The proposed development had residents both in support of it and against it speak to Council members prior to the developers’ presentation. Resident Stan Nord in telling Council members he opposed the project, adding, “The Town should subsidize $4,200 per month rents. Normal is more than Uptown. Other parts of Town have needs.”

Resident Mike Matejka told Council members he supported the project and added he hoped the developers would use local union workers in the construction process.

In voicing his objection to the project, former Mayoral Candidate Marc Tiritilli told Council members, “Preserving artwork was mentioned when this project was brought up. Let’s shift to keep the artwork. There are ways to preserve the historic nature of this town.”

Mural Relocation Discussed: Concerning artwork located at 104 E. Beaufort St., Council members unanimously approved a resolution to waive the formal bid process and authorized City Manager Pam Reece to enter into an agreement with Bloomington-based The Farnsworth Group for removal and relocation of the mural there in anticipation of that location becoming part of the future development in Uptown discussed earlier in the meeting. In 2011, an art business, The Pod, located at that address, began giving access to artists to create a mural on the building’s west side which was visible from the Roundabout.

But the business closed in January 2017 and the store has been vacant since. During public comments to Council members at the start of the meeting, current Town Council candidate Karyn Smith registered objections to the destruction of the mural as being part of what would happen in order for the proposed five-story building to go up on that site. Smith said the change in the cost of construction of the five story building is all due to a change made by the developer.

Although not part of the original plan when Council members approved the plan in October, 106 E. Beaufort St., too, along with 104 and 108 were slated to be torn down for the building site. That change moved the project’s cost up by $800,000, from $29.2 million to $30 million. The Town’s contribution, too, has jumped as a result, from $8 million in future property taxes to $8.65 million in property and sales taxes.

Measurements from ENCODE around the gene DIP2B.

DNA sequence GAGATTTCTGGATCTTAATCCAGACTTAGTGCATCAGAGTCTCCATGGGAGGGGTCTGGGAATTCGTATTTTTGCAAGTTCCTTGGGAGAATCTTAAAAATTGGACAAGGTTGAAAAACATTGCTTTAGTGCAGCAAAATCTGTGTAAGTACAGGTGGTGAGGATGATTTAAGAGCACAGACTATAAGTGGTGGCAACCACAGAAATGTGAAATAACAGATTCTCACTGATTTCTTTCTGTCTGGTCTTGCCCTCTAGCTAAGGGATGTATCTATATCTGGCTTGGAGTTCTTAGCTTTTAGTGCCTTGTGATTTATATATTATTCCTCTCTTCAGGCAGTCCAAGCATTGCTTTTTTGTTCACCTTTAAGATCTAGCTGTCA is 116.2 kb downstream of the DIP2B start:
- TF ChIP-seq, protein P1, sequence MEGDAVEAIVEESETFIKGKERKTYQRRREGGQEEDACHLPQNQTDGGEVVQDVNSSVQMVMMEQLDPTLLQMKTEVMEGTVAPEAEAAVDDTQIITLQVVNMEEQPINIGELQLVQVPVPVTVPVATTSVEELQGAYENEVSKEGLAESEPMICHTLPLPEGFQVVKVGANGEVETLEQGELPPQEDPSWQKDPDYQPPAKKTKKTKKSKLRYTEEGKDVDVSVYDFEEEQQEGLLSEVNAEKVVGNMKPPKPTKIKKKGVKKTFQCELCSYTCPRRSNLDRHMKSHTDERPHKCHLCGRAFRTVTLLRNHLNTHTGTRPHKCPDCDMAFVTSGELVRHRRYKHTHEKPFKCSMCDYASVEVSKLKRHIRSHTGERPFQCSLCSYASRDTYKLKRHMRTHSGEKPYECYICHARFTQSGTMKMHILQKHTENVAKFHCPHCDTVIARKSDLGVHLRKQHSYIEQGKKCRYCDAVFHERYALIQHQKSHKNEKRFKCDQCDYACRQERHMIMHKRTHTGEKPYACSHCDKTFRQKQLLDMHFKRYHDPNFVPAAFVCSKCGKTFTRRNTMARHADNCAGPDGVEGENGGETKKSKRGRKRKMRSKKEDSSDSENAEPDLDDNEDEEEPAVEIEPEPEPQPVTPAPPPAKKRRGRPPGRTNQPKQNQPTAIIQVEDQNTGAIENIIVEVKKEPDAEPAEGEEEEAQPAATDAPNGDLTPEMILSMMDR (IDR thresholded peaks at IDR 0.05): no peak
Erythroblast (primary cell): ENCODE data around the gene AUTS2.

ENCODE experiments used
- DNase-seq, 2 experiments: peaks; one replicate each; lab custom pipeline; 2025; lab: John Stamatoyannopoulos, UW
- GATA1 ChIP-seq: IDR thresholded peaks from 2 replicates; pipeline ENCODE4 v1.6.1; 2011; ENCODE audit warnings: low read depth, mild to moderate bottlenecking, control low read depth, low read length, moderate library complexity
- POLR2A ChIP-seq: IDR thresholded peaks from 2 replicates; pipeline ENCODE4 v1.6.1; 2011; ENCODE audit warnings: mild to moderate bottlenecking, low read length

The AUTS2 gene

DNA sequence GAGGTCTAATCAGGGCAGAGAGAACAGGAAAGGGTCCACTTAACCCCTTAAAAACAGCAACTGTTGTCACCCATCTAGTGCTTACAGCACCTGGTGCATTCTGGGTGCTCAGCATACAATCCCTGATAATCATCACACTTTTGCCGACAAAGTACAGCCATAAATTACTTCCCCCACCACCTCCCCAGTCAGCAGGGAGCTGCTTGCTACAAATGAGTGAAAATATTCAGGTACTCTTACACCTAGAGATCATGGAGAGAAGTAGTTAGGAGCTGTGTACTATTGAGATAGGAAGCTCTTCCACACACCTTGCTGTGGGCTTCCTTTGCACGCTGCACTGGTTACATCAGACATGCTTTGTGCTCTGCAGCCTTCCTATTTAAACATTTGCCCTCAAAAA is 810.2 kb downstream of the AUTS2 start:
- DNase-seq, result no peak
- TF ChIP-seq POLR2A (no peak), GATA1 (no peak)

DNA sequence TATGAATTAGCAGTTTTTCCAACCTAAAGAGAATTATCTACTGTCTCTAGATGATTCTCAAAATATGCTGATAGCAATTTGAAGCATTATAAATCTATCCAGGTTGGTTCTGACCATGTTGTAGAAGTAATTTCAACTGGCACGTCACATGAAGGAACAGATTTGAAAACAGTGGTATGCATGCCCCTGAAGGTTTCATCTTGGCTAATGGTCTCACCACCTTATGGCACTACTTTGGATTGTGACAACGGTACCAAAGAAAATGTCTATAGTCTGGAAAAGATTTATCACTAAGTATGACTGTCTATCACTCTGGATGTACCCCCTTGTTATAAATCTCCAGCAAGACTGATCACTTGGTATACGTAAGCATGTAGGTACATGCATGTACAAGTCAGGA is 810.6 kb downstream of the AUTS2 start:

Reece told Council members the cost involved in removing the mural from the building and relocating was researched by the Town and found to run between $56,200 and $81,560. She added the Town may seek to recover costs incurred in the project from the building’s previous tenants.

Council Approves Special Use For Rooming House: Council members unanimously approved a special use permit for a building in a residential neighborhood. A two-story home at 405 Normal Ave. is being considered as a rooming house for use by Alpha Omicron sorority. The sorority would like to use the building to house 23 students and a house mother. Normal’s Zoning Board of Appeals gave conditional approval to the project at their Dec. 18 meeting.

James Knightright lives a couple doors down from the building and told Council members he wasn’t concerned about the students who would be coming into his neighborhood, but rather that the process used by the Town “excluded locals” to give their say on the matter. In addition, he told Council members a parking ban on that street in force from 6a.m.-9a.m. was “inconvenient and treats students disrespectfully.”

Widmer Appointed To Children’s Discovery Museum Board: Mayor Pro Tem Jeff Fritzen announced to the gathering the appointment of Rob Widmer to the Children’s Discovery Museum Foundation Board. Recently retired as President of Heartland Community College, Widmer, a grandfather of 11 children, has had opportunities to experience first-hand. He is filling an open seat of the Board and his term expires July 30, 2021.

Two Omnibus Items Approved: Council unanimously approved two omnibus items: Approval of minutes from the Council’s regular meeting of Dec. 17, 2018, and payment of Town expenditures as of Jan. 3, 2019.